Examining Our Experiential Experiments

By Phyllis Goldfarb

In their new article, Assessing the Experiential (R)evolution, 65 Villanova Law Review 713 (2020), Allison Korn and Laila Hlass describe the ways in which experiential education is experimental education.   Faced with the 2014 ABA regulation mandating that all students earn at least six credits toward graduation in experiential courses, clinical education has been responding experimentally to the need to do more experientially, offering more courses in more forms to more students. At the same time, many law schools have been doing more with less, as the need for experiential growth has been accompanied by the diminished availability of resources.  

We can add to the complexities of this picture our burgeoning crises in global health, democratic governance, lethal racism, economic inequality, planetary survival, and other dangerous and pressing social problems that are implicated in the kind of work that clinical education undertakes.  Involving students in urgent and weighty matters of law and justice has long animated the clinical movement.  Have the ABA’s regulatory moves facilitated or impeded these aims in any way?  How is clinical education faring at this challenging moment? 

Korn & Hlass seek to address questions like these empirically, reporting in their article the findings of a 2018 survey they conducted to gather information about how experiential programs have changed in response to the ABA’s six-credit mandate.  The authors find that our experiential experiments have yielded an array of curricular innovations, especially though not exclusively in upper-level courses.  Their article also confirms the trend in most law schools to name a dean or director of experiential education, presumably to help design and oversee the experiential curriculum and to manage expanding experiential programs.  

The latter finding builds on those analyzed in Barry, Dinerstein, Goldfarb, Maisel, and Morton, Exploring the Meaning of Experiential Deaning, 67 Journal of Legal Education 660 (2018). In this article, my co-authors and I observed that despite a rapid increase in the creation of experiential administrator positions, and the assignment of various tasks to their holders, law schools had not fully conceptualized the nature of the position.  Consequently, the meaning of experiential deaning was in the process of invention and negotiation in each dean’s school.  In other words, these roles were experiments. 

Experiments, of course, are designed to be evaluated.  Applying a clinical method of learning, Korn & Hlass urge that we develop processes for evaluating recent experiments in experiential education, so that we can extract the lessons inherent in our experiences with administering, teaching, and reforming it.  Which changes are working well and worth retaining?  Which should be revisited?  Are institutional goals guiding these decisions?  To the extent that experiential administrators are steering these changes, how have institutional goals informed their work?   Are law schools further developing and defining these administrative positions?  Are these positions evolving in a sustainable way?  What conditions best support their sustainability?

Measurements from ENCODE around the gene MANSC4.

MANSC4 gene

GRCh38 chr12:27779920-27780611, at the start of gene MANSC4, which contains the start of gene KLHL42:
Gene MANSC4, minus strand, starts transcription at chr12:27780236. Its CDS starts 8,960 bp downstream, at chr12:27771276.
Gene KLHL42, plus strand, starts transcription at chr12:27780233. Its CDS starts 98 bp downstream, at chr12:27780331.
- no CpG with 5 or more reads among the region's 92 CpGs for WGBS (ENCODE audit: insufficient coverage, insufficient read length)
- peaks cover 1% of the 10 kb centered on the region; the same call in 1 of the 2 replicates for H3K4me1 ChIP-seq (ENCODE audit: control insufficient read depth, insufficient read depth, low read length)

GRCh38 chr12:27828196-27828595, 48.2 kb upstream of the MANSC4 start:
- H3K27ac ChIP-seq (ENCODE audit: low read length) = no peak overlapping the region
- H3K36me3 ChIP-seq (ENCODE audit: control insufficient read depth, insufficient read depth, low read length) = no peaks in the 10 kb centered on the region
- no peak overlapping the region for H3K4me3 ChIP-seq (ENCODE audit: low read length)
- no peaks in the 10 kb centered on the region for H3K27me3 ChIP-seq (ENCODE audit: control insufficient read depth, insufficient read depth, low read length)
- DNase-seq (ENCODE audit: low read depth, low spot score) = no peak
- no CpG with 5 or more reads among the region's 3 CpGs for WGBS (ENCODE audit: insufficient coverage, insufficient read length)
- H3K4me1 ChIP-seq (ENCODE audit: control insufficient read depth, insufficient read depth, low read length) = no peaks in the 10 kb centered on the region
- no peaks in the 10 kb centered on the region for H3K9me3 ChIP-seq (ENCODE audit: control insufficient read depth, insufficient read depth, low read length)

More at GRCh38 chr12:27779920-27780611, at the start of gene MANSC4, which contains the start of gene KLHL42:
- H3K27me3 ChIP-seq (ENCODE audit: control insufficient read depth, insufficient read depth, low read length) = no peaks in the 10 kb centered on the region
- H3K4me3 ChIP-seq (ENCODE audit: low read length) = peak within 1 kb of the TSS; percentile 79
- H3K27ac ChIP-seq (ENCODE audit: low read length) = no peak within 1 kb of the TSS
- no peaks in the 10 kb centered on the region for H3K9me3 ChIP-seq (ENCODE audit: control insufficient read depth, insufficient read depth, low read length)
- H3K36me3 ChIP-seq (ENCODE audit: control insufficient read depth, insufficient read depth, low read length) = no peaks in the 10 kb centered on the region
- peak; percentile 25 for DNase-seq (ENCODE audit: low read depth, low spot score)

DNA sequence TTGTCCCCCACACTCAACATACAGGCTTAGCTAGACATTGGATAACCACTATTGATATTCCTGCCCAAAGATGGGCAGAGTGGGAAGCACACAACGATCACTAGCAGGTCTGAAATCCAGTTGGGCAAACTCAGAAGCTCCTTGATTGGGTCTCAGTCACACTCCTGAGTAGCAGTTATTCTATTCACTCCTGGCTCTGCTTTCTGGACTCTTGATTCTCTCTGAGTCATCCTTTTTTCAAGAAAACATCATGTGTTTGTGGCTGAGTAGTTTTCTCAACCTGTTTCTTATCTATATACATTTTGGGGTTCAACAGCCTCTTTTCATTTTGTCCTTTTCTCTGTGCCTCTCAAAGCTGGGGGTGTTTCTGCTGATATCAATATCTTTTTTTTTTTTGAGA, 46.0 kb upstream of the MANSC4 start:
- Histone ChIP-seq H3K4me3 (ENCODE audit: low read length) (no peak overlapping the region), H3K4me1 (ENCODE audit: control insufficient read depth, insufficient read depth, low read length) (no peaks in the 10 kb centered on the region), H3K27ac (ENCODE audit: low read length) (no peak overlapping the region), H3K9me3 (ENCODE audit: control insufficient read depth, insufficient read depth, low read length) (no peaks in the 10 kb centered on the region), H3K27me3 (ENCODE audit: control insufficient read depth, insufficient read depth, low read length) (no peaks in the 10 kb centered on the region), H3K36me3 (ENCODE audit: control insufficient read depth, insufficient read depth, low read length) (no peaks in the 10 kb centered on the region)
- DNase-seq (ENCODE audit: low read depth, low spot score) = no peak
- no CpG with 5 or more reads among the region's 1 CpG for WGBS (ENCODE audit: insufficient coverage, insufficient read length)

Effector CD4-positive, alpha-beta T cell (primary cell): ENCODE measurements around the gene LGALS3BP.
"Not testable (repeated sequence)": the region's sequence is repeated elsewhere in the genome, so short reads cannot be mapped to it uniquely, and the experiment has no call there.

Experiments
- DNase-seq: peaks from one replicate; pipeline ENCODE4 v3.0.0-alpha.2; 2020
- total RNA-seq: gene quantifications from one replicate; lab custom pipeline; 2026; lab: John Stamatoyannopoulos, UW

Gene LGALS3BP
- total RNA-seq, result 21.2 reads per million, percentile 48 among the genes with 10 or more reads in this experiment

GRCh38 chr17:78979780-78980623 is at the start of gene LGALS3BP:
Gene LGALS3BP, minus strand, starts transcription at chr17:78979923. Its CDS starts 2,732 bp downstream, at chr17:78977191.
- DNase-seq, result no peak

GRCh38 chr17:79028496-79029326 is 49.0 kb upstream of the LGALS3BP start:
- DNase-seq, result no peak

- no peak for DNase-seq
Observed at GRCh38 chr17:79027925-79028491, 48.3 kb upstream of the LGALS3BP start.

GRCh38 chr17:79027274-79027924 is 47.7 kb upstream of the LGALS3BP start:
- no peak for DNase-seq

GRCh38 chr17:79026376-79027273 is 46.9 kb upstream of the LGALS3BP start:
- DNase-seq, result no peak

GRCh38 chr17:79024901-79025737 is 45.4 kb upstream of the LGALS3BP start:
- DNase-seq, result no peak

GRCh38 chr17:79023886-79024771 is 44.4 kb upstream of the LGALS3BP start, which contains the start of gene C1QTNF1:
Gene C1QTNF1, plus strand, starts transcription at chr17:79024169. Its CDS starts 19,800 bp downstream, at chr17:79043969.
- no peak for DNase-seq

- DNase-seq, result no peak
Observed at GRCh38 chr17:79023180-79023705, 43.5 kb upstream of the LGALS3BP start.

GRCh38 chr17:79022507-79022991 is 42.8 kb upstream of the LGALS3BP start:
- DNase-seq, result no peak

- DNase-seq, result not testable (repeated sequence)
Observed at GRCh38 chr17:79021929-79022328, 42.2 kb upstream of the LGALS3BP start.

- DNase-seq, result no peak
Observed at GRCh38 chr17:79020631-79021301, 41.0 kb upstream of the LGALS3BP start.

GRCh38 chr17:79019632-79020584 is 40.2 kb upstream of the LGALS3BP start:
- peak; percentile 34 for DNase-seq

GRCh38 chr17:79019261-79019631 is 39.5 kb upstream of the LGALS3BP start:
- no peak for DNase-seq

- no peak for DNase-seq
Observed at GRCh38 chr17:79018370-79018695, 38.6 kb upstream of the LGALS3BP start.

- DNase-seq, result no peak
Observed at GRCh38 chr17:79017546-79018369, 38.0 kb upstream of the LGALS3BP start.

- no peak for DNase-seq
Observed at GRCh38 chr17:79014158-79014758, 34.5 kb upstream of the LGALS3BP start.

The authors, experiential administrators in their respective institutions, have sought to learn from their own experiences in these administrative positions, to ask pertinent questions, suggest possible answers, and frame an assessment project that would guide them, and all experiential educators, in moving forward as knowledgeably and effectively as we can from where we stand now.  A rigorous assessment project of the sort that they helpfully propose in this article would inform our choices about the future of experiential education.

Having seen over many years how experiential learning can enliven, deepen, and transform legal education, I strongly value the expressive quality of the ABA’s regulatory directives to provide that kind of educational engagement to all law students.  I can envision rich curricular possibilities that these directives might support.  But my underlying fear has been that general law school administrators, especially those lacking awareness of the insight-cultivating aims of clinical pedagogy, would seek bare bones fulfillment of the mandate, finding the most limited and low cost ways to offer all students six experiential credits and shortchanging the educational opportunity that the mandate might represent.  Has that happened?  Korn & Hlass have begun to elicit the sort of information we need and to frame the kind of assessment process that we can use to better understand what the ABA’s regulatory efforts have wrought.

In gathering and analyzing experiential education’s experimental data, Korn & Hlass have taken an important first step toward a process of conscious assessment and collective deliberation that hold promise of improving our experiential programs and of identifying meaningful, inclusive, and sustainable practices for the next stage of development in experiential education.  The experiential education community would be well-served by joining them in this important and productive endeavor.

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